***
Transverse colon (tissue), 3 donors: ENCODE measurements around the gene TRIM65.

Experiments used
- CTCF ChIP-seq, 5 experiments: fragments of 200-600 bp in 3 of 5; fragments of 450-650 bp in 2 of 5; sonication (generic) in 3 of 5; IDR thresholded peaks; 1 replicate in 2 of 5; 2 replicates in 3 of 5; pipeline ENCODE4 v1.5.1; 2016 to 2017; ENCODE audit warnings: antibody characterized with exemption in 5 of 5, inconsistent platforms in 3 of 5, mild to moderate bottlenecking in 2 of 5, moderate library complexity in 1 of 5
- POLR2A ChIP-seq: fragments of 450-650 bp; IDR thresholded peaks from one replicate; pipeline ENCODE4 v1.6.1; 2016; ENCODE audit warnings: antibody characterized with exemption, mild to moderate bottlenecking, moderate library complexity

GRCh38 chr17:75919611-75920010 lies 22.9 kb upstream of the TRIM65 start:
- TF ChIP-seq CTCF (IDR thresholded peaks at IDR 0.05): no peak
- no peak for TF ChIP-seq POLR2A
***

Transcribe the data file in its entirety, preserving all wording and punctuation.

Transverse colon (tissue), 3 donors: ENCODE measurements around the gene TRIM65.

Experiments used
- CTCF ChIP-seq, 5 experiments: fragments of 200-600 bp in 3 of 5; fragments of 450-650 bp in 2 of 5; sonication (generic) in 3 of 5; IDR thresholded peaks; 1 replicate in 2 of 5; 2 replicates in 3 of 5; pipeline ENCODE4 v1.5.1; 2016 to 2017; ENCODE audit warnings: antibody characterized with exemption in 5 of 5, inconsistent platforms in 3 of 5, mild to moderate bottlenecking in 2 of 5, moderate library complexity in 1 of 5
- POLR2A ChIP-seq: fragments of 450-650 bp; IDR thresholded peaks from one replicate; pipeline ENCODE4 v1.6.1; 2016; ENCODE audit warnings: antibody characterized with exemption, mild to moderate bottlenecking, moderate library complexity

GRCh38 chr17:75919611-75920010 lies 22.9 kb upstream of the TRIM65 start:
- TF ChIP-seq CTCF (IDR thresholded peaks at IDR 0.05): no peak
- no peak for TF ChIP-seq POLR2A